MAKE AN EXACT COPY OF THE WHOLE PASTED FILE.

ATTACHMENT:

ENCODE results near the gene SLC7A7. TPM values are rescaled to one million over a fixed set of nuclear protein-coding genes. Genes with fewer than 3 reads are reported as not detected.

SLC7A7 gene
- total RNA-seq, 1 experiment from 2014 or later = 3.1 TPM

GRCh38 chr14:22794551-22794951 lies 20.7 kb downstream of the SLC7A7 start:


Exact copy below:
ENCODE results near the gene SLC7A7. TPM values are rescaled to one million over a fixed set of nuclear protein-coding genes. Genes with fewer than 3 reads are reported as not detected.

SLC7A7 gene
- total RNA-seq, 1 experiment from 2014 or later = 3.1 TPM

GRCh38 chr14:22794551-22794951 lies 20.7 kb downstream of the SLC7A7 start: